RIO DE JANEIRO – The growing dominance of militias in Brazil’s second city is casting a shadow over campaigning as voters in more than 5,500 cities and towns across Brazil prepare to go to the polls on Sunday to elect mayors and councilors.
The militias, largely made up of active-duty and former cops and soldiers, originated during the 1964-1985 military regime, but carved out a new role for themselves in the 1990s as “security providers” in the poorest favelas (shantytowns) of Rio de Janeiro.
Some residents saw the militias as needed to counter the drug-trafficking gangs that embedded themselves in the favelas, while others bristled at the depredations of the “protectors,” who typically establish monopolies over the provision of basic services and use that control to jack-up prices and rates.
President Jair Bolsonaro, who began his political career in Rio, is among the high-profile politicians who acknowledge connections with the militias, while disavowing any knowledge of the groups’ illicit activities.
The president’s son, Sen. Flavio Bolsonaro, has attracted scrutiny for his connections to militia-linked police officers arrested for the March 2018 assassination of Rio de Janeiro councilwoman Marielle Franco, a 38-year-old Afro-Brazilian lesbian from one of the city’s most crime-ridden favelas.
On Thursday, Federal Police searched a dozen properties owned by brothers Natalino and Jerominho Guimaraes, founders and leaders of Rio’s largest militia, the self-styled “League of Justice.”
The brothers are suspected of laundering money to finance the campaign of Jerominho’s daughter, Carmen Gloria Guinancio Guimaraes Teixeira, for a seat on the city council.
Militias currently exercise control over nearly 58 percent of the “Wonderful City” in terms of area, corresponding to more than a third of the 6.7 million inhabitants.
Sociologist Daniel Hirata, one of the researchers who put together a map of armed groups in Rio de Janeiro, told EFE that the militias not only seize control of public services such as water, power, internet and transport in the communities they dominate, they also take over the real estate sector.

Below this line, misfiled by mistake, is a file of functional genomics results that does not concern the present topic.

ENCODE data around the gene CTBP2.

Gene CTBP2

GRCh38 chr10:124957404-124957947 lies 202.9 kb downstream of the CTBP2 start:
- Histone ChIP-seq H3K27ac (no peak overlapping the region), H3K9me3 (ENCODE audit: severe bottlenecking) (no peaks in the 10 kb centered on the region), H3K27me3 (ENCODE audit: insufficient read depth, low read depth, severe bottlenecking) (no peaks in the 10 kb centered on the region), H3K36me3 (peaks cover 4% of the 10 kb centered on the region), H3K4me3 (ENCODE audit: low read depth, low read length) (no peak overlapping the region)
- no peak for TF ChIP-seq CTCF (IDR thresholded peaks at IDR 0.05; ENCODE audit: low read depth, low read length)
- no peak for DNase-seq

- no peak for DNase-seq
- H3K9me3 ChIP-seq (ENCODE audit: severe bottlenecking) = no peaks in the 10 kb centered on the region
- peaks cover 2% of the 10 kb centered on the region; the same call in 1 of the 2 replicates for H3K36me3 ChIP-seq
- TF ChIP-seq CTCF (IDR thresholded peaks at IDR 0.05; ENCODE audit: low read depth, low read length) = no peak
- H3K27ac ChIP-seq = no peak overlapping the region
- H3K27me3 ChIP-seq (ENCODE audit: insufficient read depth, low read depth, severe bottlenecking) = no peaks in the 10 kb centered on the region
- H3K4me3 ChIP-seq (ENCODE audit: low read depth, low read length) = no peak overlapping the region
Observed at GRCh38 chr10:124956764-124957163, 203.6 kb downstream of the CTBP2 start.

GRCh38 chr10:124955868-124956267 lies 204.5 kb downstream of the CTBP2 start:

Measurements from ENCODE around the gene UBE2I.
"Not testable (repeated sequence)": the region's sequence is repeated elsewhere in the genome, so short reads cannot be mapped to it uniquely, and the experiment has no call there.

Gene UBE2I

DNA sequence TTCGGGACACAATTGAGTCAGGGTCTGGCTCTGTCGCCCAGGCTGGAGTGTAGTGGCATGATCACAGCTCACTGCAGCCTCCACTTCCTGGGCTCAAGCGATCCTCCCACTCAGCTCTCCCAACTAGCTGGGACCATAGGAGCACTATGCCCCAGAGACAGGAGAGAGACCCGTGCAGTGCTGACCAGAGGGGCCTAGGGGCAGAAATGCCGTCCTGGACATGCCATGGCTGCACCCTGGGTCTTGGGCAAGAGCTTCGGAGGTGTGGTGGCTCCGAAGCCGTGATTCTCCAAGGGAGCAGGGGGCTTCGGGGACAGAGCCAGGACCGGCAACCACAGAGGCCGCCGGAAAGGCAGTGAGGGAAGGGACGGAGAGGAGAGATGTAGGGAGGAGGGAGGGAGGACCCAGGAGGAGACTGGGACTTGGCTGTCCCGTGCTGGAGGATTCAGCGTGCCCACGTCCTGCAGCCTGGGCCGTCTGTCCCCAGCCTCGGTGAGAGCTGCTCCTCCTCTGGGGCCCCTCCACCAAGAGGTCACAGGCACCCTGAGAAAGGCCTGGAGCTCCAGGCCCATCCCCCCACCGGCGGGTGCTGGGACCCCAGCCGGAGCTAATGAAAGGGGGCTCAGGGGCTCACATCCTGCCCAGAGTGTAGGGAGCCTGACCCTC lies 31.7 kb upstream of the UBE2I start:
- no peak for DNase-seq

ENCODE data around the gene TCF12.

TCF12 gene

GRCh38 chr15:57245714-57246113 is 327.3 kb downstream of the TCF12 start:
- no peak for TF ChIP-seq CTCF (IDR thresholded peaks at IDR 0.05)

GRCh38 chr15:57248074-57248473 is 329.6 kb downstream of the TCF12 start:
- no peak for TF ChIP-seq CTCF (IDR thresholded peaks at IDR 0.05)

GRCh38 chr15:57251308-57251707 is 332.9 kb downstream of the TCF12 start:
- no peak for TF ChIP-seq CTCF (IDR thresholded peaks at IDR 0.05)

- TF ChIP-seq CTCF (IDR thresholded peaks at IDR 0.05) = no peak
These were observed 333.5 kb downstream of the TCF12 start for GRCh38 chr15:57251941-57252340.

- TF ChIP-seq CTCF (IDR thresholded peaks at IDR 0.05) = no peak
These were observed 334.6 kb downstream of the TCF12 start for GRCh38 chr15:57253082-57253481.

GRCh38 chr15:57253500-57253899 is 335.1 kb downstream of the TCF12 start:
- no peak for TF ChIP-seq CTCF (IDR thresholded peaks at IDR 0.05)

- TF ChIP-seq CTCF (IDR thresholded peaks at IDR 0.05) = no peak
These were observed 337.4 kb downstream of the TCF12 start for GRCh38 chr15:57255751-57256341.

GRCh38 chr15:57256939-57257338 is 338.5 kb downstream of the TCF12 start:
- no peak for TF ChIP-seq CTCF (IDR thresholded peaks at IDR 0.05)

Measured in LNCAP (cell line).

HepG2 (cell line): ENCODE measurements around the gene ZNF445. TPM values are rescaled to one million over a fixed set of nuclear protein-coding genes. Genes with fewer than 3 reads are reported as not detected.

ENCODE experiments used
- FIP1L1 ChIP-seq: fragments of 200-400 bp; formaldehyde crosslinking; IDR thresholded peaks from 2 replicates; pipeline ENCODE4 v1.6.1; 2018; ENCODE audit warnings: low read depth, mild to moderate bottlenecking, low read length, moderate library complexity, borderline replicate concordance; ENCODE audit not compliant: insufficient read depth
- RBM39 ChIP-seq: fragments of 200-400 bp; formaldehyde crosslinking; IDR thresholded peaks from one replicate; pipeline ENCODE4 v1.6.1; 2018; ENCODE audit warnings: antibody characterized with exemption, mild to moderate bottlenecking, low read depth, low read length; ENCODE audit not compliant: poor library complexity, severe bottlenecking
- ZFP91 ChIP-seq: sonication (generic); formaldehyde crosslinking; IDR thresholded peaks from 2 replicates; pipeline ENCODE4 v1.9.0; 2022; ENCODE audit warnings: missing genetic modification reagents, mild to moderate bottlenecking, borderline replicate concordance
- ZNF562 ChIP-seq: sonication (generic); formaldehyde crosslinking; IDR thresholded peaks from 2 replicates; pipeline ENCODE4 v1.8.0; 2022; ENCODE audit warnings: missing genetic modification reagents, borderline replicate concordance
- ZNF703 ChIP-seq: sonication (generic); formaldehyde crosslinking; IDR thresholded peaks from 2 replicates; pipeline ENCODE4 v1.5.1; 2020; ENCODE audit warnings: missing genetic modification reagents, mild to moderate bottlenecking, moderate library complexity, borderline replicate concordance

“To that is added the market for protections and extortion – perhaps the militias’ only specialization – because it is the one that includes all the other criminal markets,” he said.
Unlike drug dealers, the militias have a “project of power” that envisions the capture of the political system, Hirata said.
“The organization of that entire political system is very important for the militias to be able to expand and broaden their dominion, for them to be able to profit from legal and illegal activities,” he said.
The director of the Brazilian Public Safety Forum, Renato Sergio de Lima, said that the government created an opening for the militias through chronic mismanagement of the police, who are badly paid and undisciplined.
Cops come to see working for the militias as a way to improve their lot, he told EFE.
The ascendancy of the militias is “a collateral effect of the country’s complete lack of control of its police forces,” Lima said. “That would not have happened if there had been police who were at the same time supervised and valorized.”
Authorities have been receiving an average of 10 reports a day of violence against political campaigns in Rio during the run-up to the elections.
Militias are blamed for the majority of those incidents, including the deaths last month of two candidates and last week’s attempt on the life of another office-seeker.
Journalist Bruno Paes Manso, author of the book, “The Republic of Militias: From the Death Squads to Bolsonaro Era,” says that the paramilitaries are increasingly setting the limits of electoral discourse.
“They manage to create a filter in the elections, because in the territories where they have dominion only candidates who sympathize with the group or get its endorsement can run,” he told EFE. “If you oppose the authority exercised by these kinds of people, who are very violent and heavily armed, it’s practically a death sentence.”